IMF chief Christine Lagarde. File photo/ Reuters
The head of the International Monetary Fund said on Tuesday that fresh trade tensions between the United States and China were the main threat to the world economy.
“Clearly the tensions between the United States and China are the threat for the world economy,” Christine Lagarde told journalists at a conference in Paris, adding that recent “rumours and tweets” made an agreement between the countries less likely.
President Donald Trump jolted global markets on Monday by threatening on Twitter that tariffs already imposed on $200 billion in Chinese exports to US would more than double to 25 per cent on Friday from their current level of 10 per cent.
Also speaking at the Paris Forum event, French Economy Minister Bruno Le Maire warned about the impact of a trade war between the world’s two biggest economies.
“We are following the current negotiations very closely between China and the United Staters and we want them to respect the principals of transparency and multilateralism,” he said.
He called on the two sides to “avoid taking decisions that would threaten and would undermine global growth in the months ahead.”
“Increasing tariffs is always a dead-end and a negative decision for the whole world, for the United States, for China, for the eurozone, for Europe and world growth,” he said.
China said Tuesday its top trade negotiator will visit the United States for talks with his American counterparts this week.
The countries have been locked in talks to resolve tensions that have seen both of them impose tariffs on goods worth $360 billion.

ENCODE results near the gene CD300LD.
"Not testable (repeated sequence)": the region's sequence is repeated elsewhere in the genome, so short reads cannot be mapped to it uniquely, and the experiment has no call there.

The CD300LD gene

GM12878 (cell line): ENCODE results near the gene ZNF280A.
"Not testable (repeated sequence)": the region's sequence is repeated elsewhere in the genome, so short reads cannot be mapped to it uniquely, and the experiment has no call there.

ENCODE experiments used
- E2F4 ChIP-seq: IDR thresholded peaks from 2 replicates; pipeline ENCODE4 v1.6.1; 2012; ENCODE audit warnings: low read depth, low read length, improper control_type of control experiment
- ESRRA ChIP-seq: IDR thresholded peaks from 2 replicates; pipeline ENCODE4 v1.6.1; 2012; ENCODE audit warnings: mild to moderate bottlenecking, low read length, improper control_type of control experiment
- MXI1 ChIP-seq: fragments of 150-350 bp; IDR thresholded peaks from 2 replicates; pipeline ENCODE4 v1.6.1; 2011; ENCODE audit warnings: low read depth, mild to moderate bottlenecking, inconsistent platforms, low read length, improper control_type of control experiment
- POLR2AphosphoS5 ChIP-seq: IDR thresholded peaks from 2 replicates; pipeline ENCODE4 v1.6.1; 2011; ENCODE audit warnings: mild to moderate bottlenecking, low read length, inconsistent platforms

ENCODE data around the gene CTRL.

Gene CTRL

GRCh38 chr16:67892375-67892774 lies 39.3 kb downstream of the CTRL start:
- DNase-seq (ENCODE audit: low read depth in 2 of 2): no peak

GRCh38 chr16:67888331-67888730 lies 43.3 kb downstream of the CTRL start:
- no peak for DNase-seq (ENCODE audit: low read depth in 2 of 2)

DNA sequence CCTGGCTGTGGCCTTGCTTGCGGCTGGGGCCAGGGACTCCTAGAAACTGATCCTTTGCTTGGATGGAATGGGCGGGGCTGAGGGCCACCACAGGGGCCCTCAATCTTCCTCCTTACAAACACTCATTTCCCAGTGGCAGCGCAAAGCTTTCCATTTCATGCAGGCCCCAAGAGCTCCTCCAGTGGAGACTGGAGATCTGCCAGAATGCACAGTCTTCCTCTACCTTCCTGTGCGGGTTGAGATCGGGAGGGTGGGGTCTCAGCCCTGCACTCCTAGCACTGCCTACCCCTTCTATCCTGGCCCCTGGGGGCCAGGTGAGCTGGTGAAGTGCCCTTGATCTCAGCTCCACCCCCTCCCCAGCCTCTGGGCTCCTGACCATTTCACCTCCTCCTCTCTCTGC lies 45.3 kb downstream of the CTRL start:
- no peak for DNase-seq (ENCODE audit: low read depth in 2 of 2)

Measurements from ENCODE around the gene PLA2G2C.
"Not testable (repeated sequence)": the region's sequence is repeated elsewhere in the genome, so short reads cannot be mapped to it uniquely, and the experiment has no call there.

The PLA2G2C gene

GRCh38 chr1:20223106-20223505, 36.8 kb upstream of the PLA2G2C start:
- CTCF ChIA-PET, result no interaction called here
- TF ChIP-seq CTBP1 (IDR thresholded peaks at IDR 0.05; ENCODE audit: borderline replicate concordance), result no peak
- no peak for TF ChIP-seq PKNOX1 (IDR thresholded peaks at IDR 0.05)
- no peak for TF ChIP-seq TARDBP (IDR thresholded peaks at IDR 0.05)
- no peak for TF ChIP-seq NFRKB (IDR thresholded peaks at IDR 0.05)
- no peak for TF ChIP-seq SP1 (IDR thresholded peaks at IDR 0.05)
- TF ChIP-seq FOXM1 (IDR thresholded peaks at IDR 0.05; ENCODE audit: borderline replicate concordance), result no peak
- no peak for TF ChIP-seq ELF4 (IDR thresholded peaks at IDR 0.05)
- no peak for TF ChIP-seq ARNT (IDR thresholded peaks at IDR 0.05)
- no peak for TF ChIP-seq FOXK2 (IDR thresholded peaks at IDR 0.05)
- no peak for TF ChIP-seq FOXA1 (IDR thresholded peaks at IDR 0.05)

Treasury Secretary Steven Mnuchin has described the negotiations as 90 per cent complete but told reporters that in recent days the talks went “substantially backward,” which he blamed on China reneging on previous commitments.
Chinese firms, willing to buy American agricultural products, have asked for prices from US firms and will sign commercial contracts, ministry spokesman Gao Feng told a news conference.
Equity investors gave a guarded welcome on Tuesday to a resumption of US-China trade talks, but fretted over weaker global economic data, traders said.
As optimism grows that the United States and China are nearing a trade deal, Japan kicks off its own negotiations with Washington from Monday, hoping to resolve some of the issues «very quickly.» US Trade Representative Robert Lighthizer and Japan›s Economy Minister Toshimitsu Motegi
China’s factory activity shrank more than expected in June, an official manufacturing survey showed, highlighting the need for more economic stimulus as US tariffs and weaker domestic demand ramped up pressure on new orders for goods.
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